OTTAWA, June 28 (UPI) — For the first time in nearly a decade, travelers from Mexico will no longer be required to have a visa to enter Canada, government officials said Tuesday.
The lifting of the visa requirement will take effect Dec. 1, officials said.
“Lifting the visa requirement will deepen ties between Canada and Mexico and will increase the flow of travelers, ideas, and businesses between both countries,” Trudeau’s office said in a news release Tuesday.
“Canadian officials are working with their Mexican counterparts on final details to ensure a successful visa lift.”
The visa requirement for Mexican travelers has been in place since 2009, when it was implemented out of a desire to control the flow of refugees, which officials said was rooted in ineffectual Canadian law.
“This is not the fault of the government of Mexico,” then-Canadian Prime Minister Stephen Harper said at the time. “Let me be very clear about this. This is a problem with Canadian refugee law, which encourages bogus claims.”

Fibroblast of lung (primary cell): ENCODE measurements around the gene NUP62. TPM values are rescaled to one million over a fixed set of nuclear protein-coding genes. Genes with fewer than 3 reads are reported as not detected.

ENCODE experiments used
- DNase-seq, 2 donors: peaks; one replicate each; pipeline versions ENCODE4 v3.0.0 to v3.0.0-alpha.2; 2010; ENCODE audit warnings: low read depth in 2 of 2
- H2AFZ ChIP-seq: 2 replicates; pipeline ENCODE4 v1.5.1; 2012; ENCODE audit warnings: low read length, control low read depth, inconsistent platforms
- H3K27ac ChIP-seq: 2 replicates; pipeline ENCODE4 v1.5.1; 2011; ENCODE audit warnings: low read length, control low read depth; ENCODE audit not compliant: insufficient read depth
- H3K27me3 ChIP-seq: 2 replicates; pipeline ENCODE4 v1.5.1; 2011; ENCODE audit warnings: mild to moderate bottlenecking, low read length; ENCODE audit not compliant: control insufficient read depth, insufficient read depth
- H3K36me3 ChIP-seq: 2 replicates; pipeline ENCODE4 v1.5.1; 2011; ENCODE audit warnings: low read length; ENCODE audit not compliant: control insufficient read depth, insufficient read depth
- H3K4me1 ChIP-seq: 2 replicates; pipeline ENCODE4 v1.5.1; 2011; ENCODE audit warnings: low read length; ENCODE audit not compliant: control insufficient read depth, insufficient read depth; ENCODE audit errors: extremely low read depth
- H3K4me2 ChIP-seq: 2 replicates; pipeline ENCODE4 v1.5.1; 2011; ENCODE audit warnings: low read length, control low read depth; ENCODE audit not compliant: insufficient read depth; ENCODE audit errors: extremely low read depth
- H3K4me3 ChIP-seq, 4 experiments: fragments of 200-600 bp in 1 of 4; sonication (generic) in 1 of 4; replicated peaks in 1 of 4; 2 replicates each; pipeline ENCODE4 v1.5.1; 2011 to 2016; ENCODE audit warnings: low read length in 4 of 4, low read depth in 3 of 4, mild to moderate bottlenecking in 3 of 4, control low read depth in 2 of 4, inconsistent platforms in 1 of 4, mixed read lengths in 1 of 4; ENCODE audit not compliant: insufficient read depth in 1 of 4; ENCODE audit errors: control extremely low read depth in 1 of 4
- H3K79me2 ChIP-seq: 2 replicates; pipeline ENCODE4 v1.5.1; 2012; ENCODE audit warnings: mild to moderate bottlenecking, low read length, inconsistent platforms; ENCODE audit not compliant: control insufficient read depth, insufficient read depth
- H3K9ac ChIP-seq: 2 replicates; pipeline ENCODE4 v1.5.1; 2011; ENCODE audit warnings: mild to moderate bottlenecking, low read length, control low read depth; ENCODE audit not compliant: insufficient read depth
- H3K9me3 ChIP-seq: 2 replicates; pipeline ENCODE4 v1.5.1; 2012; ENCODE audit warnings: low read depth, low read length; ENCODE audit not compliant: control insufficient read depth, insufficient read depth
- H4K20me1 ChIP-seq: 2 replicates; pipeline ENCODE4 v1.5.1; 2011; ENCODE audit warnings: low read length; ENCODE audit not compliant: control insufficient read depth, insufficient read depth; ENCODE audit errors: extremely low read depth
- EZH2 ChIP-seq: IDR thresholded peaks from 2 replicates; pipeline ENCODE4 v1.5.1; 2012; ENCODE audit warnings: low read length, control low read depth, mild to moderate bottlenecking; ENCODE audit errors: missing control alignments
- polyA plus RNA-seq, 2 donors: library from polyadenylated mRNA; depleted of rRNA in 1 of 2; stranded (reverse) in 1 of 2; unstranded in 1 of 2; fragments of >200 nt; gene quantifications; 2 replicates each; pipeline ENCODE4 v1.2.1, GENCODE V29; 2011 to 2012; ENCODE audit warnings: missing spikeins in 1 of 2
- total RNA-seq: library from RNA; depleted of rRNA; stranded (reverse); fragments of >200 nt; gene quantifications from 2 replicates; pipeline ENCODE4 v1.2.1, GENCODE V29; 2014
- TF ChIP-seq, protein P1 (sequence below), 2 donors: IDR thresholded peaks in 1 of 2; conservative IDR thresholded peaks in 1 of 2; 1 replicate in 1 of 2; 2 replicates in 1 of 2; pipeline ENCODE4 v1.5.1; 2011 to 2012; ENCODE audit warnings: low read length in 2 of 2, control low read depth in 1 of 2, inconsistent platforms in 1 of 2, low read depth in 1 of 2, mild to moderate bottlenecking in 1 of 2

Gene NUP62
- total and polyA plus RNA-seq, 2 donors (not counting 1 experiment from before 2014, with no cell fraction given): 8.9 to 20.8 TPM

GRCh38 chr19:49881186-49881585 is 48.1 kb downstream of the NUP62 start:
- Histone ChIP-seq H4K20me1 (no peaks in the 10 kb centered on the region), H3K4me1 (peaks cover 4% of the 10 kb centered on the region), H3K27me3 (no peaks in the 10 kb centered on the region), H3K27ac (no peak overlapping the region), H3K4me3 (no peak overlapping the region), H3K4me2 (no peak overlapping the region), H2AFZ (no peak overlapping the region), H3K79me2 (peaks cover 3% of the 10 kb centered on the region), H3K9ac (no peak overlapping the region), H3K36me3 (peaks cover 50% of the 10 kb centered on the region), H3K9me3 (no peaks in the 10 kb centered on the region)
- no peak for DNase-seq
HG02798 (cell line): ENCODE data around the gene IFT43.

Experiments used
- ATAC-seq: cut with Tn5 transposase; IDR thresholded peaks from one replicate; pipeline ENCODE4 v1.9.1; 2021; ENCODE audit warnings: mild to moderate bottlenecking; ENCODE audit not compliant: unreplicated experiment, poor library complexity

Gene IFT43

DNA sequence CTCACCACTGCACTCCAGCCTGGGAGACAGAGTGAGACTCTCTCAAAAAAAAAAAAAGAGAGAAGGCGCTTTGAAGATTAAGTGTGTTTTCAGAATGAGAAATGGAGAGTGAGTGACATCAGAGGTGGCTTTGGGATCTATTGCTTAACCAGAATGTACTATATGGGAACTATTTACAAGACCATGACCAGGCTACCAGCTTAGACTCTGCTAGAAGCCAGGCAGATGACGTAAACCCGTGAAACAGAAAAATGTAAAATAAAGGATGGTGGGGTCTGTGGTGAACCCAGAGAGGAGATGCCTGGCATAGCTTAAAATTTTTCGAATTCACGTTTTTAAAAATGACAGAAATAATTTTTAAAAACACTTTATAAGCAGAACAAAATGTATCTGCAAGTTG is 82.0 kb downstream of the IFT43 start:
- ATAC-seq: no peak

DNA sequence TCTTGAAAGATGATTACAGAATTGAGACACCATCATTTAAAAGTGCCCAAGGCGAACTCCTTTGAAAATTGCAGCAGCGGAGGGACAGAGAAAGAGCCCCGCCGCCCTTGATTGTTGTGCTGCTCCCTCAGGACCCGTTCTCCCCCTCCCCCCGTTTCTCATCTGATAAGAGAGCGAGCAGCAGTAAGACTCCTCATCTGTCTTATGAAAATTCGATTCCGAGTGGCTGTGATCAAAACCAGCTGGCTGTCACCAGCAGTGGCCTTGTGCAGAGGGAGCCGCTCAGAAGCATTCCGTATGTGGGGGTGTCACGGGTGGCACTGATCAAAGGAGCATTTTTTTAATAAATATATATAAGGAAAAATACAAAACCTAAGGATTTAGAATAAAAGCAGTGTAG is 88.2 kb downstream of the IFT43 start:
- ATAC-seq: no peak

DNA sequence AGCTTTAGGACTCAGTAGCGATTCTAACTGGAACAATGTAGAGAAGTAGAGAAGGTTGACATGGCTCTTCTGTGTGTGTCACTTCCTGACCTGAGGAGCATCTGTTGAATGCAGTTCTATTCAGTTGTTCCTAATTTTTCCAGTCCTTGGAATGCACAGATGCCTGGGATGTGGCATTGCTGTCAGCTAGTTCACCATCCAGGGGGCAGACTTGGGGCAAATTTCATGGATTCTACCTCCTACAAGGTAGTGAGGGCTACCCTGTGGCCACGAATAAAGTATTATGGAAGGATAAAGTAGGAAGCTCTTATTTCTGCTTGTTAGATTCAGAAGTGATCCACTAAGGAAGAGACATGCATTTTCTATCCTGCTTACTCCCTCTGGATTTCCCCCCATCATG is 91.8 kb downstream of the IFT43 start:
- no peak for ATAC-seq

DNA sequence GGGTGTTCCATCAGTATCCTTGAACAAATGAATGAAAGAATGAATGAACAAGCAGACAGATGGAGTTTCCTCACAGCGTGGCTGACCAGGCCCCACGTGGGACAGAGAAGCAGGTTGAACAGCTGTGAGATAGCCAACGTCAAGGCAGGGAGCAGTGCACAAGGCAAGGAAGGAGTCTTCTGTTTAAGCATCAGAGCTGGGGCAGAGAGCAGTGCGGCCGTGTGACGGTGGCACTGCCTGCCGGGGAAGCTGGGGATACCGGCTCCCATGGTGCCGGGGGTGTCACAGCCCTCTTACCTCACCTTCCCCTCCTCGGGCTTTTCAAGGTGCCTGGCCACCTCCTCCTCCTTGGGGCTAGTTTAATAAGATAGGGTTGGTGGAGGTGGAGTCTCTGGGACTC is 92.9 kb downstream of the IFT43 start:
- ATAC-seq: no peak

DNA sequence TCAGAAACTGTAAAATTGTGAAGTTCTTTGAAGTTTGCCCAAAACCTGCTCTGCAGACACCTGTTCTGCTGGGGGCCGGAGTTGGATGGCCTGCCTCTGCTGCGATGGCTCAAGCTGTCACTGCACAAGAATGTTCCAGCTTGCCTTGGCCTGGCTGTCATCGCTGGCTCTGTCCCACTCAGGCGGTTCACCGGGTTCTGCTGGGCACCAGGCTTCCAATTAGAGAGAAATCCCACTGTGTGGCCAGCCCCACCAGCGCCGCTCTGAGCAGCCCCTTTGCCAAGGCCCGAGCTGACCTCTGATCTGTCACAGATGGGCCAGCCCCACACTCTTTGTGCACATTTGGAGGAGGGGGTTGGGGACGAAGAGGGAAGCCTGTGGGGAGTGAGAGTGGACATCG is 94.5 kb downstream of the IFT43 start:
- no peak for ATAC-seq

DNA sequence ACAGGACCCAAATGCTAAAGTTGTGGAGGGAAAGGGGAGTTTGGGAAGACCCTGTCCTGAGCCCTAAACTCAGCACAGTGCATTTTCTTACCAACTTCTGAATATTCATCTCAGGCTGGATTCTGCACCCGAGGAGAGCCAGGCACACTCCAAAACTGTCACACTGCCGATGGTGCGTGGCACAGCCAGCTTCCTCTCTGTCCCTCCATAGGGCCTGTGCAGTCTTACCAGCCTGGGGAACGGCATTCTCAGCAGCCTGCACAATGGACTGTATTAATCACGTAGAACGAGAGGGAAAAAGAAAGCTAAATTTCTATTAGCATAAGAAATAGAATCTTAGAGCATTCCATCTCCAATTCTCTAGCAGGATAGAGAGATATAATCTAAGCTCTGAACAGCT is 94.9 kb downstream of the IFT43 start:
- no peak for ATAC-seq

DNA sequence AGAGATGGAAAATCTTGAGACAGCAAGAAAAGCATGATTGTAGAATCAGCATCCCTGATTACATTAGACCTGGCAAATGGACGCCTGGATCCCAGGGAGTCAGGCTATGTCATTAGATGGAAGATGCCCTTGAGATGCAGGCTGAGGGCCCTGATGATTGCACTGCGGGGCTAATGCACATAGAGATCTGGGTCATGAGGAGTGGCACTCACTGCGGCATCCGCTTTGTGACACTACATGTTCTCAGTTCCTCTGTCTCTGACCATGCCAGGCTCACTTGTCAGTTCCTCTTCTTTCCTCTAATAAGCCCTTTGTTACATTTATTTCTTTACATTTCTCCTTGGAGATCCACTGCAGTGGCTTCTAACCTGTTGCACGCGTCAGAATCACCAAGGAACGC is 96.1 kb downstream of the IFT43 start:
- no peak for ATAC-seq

“Since 2009, this barrier has been set. But today, thanks to great political will, we are overcoming such a barrier,” Mexican President Pena Nieto said. “We’re here to renew the relationship Canada and Mexico have and we’re clearing our way.”
However, once the visa requirement is lifted Mexican nationals will still need what the Canadian government calls an Electronic Travel Authorization (eTA), which can be applied for online.
Tuesday’s announcement came the day before the start of the North American Leaders’ Summit, also known as the Three Amigos summit, that is attended every year by representatives from Canada, Mexico and the United States.
This year’s meet will occur Wednesday in Ottawa. The United States will again host next year’s summit.
While the visa requirement for Mexican travelers will soon be waived, such documentation is not required for American travelers entering Canada.